Rehabilitation for patients with spinal cord injuries
The most obvious consequence of spinal cord injury (SCI) is paralysis. However, SCI also has widespread consequences for many body functions, including bladder, bowel, respiratory, cardiovascular and sexual function. It also has social, financial and psychological implications, and increases people's susceptibility to late-life renal complications as well as musculoskeletal injuries, pain, osteoporosis and other problems.
There is limited high quality evidence to guide clinicians in their interventions, so a sensible trial-and-error approach is extensively discussed with practical examples.
This review outlines the principles of physiotherapy rehabilitation for people with SCI and the evidence underpinning the effectiveness of commonly used physiotherapy interventions. It is divided in:
- recommendations on objective, standardized assessment, using the SCIM and WISCI scales to set treatment goals, monitor progress and predict long term outcome.
- presentation of interventions with focus on three common problems: 1) weakness, 2) contractures and 3) poor motor control.
- discussion of the wide scope of practice, future developments and clinical and interpersonal skills needed in SCI rehab.
1) Weakness: progressive resistance training is beneficial for partially paralysed muscles, applied in a functional context, and possibly supported by electrical stimulation. Electrical stimulation alone is unlikely to increase voluntary strength, although it may be therapeutic for minimising atrophy in paralysed muscles, preventing secondary peripheral nerve deterioration, encouraging neural repair and promoting healing of pressure ulcers.
2) Contractures: about 70% of patients will develop contractures (some of them functional!) within a year. Stretching and passive movements are commonly used, but most likely only effective when administered in high doses over long periods of time (ie self-administered). Some contractures (like an elbow flexion contracture in C6 tetraplegia) have significant impact on ADL and transferring, hence have a high priority.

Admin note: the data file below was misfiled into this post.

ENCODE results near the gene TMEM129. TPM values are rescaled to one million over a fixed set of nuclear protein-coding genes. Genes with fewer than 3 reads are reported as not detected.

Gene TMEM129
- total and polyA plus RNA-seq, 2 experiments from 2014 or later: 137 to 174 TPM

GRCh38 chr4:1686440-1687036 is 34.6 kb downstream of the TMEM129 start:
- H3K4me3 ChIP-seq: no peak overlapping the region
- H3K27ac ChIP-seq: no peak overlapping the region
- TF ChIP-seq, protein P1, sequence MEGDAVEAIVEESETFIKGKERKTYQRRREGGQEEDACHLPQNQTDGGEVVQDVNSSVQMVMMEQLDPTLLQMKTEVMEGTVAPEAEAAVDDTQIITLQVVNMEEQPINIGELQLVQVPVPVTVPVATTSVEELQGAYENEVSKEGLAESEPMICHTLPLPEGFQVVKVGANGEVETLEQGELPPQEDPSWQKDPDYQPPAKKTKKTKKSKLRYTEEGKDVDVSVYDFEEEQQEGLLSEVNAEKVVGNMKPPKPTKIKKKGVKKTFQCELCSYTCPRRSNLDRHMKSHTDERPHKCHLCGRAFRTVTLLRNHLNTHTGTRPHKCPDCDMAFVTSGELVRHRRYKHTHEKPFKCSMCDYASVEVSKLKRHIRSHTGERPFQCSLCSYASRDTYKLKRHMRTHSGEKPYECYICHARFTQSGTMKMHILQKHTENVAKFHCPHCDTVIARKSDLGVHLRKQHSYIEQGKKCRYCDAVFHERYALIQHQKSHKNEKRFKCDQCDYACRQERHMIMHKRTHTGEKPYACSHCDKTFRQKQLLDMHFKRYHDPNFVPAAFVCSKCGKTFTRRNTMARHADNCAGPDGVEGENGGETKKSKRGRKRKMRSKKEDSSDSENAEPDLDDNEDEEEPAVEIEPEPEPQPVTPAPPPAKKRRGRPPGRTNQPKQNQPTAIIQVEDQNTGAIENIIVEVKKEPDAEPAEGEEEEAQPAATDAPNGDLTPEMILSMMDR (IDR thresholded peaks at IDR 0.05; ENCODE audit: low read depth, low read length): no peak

3) Performance of motor tasks: A lot of time is spent by therapist teaching transfers, walking and using the upper limbs. There is no evidence about the best strategies for each type of SCI; theories of motor learning, notably repetitive practice and functional application of skills, and clinical experience are most helpful. Recent developments around treadmill training and robotic devices are debatable: intensive repetitive functional practice is key, not the device used.
There are several challenges in SCI rehab poorly addressed in current research:
- how do we assess and predict potential neurological recovery?
- should all patients be encouraged to walk or should we direct treatment to gain independence from a wheelchair, awaiting neurological recovery?
- is optimizing function and neural recovery below the level of injury possible, or can we only train compensatory strategies?
- how effective is spasticity management by physiotherapeutic techniques? Or respiratory interventions in acute SCI?
Recent evidence supports activity-based therapy, context-specific and task-specific intensive practice involving many hours of exercise a day.
New developments around exoskeletons and stem cell therapy may open up doors in SCI rehab, but we need to prove our input is effective and essential.
Interested in the physiotherapy management of people in the period immediately after injury? Visit the free online learning modules of the International Spinal Cord Society here.
Check physiotherapyexercises.com for practical home stretching regimens for people with different types of SCI.
What clinical problem in SCI rehab would you like to be researched?
> From: Harvey, J Physiother 62 (2016) 4-11(Epub ahead of print). All rights reserved to Australian Physiotherapy Association. Click here for the Pubmed summary.